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» Hatrack River Writers Workshop » Forums » Fragments and Feedback for Books » Most Recent MAGE STORM Query

   
Author Topic: Most Recent MAGE STORM Query
Meredith
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Third Revision:
quote:
Rell doesn't want magic. He doesn't dream of being a hero out of old legends or a mage. Certainly not a mage, after they all incinerated each other at the end of the Great Mage War. What he'd like is just not to be in his big brother's shadow for a change. Someone should have reminded him to be careful what he wished for.

All he knows of magic are the violent, frighteningly aware mage storms formed of the ashes of those dead wizards. Caught in a mage storm, Rell is struck by a strange blue cinder that infects him with magic that protects him from the fury of the storm and allows him to shield his family. Rell starts to think that maybe magic's not so bad after all, but he finds it only complicates his life. His father expects him to bring back the benefits of magic from before the war, but Rell doesn't know how. Meanwhile, others who only remember the terrors of the war fear Rell and his new abilities. Frustration and anger only bring out one of the most dangerous aspects of his magic: fire.

Rell soon learns that whether he intends it or not, his magic will leak out, uncontrolled, whenever his emotions are strong enough. Now, he has to find some way to learn to use this "gift" before he ends up adding his ashes to the mage storms.

MAGE STORM is a 56,000-word middle grade fantasy and potentially the first of a series. I have enclosed a synopsis and the first five pages per the instructions on your website.

Thank you for your time.


Second Revision:

quote:
Rell doesn't want magic. He doesn't dream of being a hero out of old legends or a mage. Certainly not a mage. What he'd like is just not to be in his big brother's shadow for a change. Someone should have reminded him to be careful what he wished for.

Magic isn't even supposed to exist anymore. The last of the wizards incinerated each other a generation ago in the Great Mage War. Their ashes form the violent, semi-sentient mage storms.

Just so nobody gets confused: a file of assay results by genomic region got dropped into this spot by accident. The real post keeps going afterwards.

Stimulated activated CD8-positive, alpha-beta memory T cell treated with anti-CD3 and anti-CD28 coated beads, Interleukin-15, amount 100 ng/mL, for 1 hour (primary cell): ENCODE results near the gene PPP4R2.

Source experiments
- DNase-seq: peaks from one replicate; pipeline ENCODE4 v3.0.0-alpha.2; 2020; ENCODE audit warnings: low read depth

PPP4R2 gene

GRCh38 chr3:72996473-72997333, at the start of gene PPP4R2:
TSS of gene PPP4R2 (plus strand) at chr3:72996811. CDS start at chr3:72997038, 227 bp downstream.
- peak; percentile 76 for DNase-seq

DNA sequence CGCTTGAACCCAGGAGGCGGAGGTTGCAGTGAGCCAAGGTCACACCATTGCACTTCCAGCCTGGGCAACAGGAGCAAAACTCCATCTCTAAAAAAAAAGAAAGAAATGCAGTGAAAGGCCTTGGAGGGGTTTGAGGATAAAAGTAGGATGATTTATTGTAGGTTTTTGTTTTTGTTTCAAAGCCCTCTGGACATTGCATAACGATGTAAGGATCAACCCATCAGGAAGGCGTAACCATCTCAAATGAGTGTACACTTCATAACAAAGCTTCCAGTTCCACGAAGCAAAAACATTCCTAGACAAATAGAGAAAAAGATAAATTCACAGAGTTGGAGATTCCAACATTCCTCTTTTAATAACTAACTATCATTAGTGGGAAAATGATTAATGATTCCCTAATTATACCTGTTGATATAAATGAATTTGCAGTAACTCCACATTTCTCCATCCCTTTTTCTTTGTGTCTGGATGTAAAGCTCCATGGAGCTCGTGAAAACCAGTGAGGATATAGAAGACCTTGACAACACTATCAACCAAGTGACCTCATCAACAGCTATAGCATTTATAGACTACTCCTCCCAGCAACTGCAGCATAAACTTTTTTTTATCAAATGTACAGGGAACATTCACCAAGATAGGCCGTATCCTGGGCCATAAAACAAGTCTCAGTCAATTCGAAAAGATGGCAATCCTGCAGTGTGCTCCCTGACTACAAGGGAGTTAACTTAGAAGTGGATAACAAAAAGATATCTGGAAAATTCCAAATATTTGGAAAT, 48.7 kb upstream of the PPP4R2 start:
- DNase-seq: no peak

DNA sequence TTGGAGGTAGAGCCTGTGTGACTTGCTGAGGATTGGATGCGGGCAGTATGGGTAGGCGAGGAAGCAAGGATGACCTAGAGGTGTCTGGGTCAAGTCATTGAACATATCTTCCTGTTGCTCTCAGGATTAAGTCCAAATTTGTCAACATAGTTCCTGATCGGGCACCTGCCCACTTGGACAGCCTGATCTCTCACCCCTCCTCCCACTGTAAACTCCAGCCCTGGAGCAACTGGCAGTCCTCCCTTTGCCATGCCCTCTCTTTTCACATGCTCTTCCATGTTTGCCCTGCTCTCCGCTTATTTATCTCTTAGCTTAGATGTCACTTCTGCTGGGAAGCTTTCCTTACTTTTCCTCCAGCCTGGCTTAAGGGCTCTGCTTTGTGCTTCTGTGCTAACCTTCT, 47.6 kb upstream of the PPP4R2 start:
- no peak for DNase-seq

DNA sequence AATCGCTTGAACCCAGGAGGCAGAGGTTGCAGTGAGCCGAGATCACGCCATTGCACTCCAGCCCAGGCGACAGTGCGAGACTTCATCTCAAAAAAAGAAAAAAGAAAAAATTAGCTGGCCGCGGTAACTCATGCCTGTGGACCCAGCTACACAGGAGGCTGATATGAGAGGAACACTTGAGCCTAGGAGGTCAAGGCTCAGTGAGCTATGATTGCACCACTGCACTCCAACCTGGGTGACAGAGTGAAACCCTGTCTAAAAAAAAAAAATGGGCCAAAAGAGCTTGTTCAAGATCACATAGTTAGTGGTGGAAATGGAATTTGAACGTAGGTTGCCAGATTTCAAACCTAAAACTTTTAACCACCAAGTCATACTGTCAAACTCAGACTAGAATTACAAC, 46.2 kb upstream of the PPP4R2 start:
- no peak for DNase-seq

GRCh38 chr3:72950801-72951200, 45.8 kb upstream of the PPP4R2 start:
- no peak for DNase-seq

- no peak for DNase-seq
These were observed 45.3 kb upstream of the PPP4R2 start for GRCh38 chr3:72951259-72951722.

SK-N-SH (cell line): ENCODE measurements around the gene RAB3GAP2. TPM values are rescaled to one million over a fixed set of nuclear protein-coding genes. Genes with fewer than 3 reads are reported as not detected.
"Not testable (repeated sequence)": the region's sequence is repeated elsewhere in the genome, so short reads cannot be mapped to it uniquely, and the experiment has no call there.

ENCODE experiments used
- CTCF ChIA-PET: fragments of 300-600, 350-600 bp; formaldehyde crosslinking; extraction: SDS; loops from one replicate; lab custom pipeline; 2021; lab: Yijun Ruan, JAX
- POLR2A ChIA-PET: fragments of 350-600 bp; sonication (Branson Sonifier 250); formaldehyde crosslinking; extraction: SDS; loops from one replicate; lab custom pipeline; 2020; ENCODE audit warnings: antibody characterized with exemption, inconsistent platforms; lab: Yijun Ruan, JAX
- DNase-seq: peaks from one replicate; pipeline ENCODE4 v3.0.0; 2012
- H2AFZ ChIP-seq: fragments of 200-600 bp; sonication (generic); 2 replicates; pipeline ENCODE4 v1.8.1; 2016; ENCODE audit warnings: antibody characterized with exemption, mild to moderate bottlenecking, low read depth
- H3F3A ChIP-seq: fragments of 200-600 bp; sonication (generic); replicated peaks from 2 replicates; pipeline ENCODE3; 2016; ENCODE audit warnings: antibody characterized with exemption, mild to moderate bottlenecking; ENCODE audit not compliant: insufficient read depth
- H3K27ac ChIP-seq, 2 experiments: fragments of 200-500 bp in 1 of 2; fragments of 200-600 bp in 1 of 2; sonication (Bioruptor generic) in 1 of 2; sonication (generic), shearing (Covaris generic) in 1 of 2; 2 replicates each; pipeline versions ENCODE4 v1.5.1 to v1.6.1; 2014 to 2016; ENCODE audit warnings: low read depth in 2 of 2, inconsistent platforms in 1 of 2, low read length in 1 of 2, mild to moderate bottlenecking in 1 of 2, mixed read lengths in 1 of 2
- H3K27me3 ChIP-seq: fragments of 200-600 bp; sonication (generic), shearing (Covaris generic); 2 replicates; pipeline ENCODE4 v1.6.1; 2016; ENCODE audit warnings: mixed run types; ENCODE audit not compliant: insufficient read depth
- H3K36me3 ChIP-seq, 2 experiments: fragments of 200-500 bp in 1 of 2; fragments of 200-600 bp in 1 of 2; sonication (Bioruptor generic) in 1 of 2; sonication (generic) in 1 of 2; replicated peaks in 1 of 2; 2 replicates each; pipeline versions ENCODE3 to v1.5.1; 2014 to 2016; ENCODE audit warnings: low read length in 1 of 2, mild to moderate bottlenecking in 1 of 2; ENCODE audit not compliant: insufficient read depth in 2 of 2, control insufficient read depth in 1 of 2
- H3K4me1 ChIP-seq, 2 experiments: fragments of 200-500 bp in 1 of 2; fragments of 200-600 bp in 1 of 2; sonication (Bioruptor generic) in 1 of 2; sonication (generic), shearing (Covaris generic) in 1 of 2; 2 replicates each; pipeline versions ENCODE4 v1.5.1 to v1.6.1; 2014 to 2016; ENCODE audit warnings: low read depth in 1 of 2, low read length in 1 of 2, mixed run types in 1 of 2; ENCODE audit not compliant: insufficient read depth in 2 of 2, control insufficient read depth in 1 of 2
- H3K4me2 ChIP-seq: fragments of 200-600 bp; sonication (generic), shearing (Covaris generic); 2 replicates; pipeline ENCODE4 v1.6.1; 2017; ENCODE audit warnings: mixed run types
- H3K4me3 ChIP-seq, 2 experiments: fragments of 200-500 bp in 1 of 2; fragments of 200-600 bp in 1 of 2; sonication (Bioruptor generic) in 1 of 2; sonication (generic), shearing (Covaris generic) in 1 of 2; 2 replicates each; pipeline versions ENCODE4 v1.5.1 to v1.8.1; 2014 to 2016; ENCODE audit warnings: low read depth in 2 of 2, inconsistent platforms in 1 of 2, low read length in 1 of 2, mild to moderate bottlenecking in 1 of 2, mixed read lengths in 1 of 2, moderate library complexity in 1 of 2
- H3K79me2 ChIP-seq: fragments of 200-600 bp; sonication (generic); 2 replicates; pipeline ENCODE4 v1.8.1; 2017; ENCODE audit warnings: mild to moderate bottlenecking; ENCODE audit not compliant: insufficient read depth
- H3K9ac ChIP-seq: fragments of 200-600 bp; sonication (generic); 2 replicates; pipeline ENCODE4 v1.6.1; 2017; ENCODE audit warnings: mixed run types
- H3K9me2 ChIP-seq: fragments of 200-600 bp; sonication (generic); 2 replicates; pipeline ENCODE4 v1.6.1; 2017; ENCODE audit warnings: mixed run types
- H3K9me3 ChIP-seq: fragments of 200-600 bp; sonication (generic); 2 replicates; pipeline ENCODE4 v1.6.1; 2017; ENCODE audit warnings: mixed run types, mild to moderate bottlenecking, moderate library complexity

Caught in a mage storm, Rell is struck by a strange blue cinder that infects him with magic that protects him from the fury of the storm and allows him to shield his family, too. Just when Rell starts to think that maybe magic's not so bad after all, he finds it only complicates his life.

His father expects him to bring back the benefits of magic from before the war, but Rell doesn't know how. Meanwhile, others who only remember the terrors of the war fear Rell and his new abilities. Frustration and anger only bring out one of the most dangerous aspects of his magic: fire.

It doesn't take Rell long to discover that magic can't just be contained. Now, he has to find some way to learn to use this "gift" before he ends up adding his ashes to the mage storms.

MAGE STORM is a 56,000-word middle grade fantasy and potentially the first of a series. I have enclosed a synopsis and the first five pages per the instructions on your website.

Thank you for your time.


First Revision:

quote:
Rell doesn't want magic. He doesn't dream of being a hero out of old legends or a mage. Certainly not a mage. What he'd like is just not to be in his big brother's shadow for a change. Someone should have reminded him to be careful what he wished for.

Magic isn't even supposed to exist anymore. The last of the wizards incinerated each other a generation ago in the Great Mage War. All that's left of their magic are the violent, semi-sentient mage storms composed of their ashes. White cinders seek flesh and burn to the bone. Red ashes explode. Orange spreads like a fungus, yellow causes death and decay.